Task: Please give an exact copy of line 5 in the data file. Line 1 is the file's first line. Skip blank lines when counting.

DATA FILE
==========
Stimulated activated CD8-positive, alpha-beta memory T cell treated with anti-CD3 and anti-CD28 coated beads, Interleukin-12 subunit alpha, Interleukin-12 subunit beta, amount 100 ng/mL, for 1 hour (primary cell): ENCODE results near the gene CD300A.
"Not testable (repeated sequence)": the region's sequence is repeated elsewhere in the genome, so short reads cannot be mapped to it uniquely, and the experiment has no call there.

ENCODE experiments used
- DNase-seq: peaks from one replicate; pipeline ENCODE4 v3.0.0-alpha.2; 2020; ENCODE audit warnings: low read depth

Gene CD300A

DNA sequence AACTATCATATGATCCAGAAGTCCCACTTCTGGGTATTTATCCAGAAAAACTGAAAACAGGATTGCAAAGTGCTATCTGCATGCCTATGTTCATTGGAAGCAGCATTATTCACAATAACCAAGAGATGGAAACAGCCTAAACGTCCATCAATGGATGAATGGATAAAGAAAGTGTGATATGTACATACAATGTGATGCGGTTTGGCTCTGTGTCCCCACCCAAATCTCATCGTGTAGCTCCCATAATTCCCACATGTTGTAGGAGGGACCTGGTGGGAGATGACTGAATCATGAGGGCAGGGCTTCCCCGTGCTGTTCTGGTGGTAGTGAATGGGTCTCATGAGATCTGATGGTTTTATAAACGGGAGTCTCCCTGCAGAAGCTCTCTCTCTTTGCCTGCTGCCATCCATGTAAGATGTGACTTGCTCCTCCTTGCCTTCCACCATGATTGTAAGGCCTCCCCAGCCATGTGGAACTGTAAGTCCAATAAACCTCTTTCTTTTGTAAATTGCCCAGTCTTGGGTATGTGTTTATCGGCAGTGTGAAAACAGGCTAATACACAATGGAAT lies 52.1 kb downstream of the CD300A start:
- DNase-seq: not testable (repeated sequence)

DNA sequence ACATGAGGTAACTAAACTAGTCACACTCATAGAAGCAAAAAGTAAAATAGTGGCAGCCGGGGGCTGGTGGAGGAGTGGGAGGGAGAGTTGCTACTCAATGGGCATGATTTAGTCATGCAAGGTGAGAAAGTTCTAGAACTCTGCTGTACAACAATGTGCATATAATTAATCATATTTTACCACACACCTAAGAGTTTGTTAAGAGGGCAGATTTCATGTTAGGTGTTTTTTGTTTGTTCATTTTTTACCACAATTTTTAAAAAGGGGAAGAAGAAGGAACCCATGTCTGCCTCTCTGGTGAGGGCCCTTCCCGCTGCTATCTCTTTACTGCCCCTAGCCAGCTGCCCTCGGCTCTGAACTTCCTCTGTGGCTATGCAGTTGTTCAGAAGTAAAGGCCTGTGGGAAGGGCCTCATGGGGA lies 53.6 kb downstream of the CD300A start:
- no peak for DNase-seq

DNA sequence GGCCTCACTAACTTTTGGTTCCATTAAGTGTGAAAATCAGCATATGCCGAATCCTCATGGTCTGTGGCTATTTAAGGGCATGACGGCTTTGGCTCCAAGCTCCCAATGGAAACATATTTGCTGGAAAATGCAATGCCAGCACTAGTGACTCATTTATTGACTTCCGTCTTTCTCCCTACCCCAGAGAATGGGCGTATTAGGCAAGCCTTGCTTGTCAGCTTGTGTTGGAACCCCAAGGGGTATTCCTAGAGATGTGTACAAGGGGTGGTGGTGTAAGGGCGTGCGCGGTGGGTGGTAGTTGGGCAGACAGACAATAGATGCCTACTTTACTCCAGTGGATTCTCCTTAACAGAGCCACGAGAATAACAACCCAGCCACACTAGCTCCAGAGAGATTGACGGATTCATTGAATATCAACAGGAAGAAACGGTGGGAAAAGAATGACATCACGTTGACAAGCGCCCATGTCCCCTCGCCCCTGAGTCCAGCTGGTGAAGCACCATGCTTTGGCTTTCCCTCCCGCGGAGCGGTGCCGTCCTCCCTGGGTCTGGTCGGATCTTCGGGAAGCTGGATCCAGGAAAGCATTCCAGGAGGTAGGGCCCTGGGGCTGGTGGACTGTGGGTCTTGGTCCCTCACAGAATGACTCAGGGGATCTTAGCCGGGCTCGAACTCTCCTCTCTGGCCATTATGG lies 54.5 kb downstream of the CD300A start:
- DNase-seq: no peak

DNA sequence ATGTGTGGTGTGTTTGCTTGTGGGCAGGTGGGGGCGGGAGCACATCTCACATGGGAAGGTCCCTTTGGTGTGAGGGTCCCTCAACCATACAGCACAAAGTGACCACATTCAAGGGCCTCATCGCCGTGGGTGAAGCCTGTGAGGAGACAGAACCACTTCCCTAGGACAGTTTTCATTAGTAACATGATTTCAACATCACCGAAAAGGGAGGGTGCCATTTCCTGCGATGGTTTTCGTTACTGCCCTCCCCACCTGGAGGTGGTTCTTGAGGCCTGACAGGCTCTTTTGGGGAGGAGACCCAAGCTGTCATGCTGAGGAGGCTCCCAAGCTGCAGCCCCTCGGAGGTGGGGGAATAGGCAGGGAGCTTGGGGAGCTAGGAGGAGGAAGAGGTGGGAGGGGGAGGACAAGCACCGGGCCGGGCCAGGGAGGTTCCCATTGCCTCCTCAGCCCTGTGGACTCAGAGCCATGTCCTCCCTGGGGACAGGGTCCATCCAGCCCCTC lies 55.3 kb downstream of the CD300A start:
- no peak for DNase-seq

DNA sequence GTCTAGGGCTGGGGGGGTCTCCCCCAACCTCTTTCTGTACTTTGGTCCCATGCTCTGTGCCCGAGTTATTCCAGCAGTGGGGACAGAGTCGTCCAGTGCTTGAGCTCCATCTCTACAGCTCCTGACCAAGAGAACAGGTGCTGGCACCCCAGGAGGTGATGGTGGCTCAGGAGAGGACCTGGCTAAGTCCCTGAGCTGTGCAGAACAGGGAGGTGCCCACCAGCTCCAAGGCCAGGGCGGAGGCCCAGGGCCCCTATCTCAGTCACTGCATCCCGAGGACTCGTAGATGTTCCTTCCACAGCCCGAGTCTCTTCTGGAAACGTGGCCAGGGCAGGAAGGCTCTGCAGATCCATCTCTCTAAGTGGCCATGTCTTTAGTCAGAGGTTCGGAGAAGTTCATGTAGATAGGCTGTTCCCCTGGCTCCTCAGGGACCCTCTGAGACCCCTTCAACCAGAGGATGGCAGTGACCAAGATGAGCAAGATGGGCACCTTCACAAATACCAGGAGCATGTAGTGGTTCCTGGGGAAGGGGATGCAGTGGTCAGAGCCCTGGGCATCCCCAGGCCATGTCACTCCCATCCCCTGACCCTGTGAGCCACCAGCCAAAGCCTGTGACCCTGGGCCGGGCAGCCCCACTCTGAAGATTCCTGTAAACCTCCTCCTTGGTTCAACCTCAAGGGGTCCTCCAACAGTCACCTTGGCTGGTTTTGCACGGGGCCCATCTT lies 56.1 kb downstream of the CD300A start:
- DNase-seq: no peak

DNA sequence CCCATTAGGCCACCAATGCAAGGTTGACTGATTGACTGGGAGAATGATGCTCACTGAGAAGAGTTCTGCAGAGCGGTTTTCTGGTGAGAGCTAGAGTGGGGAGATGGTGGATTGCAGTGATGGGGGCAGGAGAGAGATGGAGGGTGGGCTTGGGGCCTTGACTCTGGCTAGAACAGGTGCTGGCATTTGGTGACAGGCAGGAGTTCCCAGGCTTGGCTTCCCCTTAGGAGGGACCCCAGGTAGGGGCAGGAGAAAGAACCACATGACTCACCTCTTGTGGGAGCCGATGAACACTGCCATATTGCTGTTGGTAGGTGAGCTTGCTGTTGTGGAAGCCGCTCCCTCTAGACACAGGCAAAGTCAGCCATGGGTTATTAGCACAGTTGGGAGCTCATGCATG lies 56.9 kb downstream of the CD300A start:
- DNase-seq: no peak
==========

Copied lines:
Gene CD300A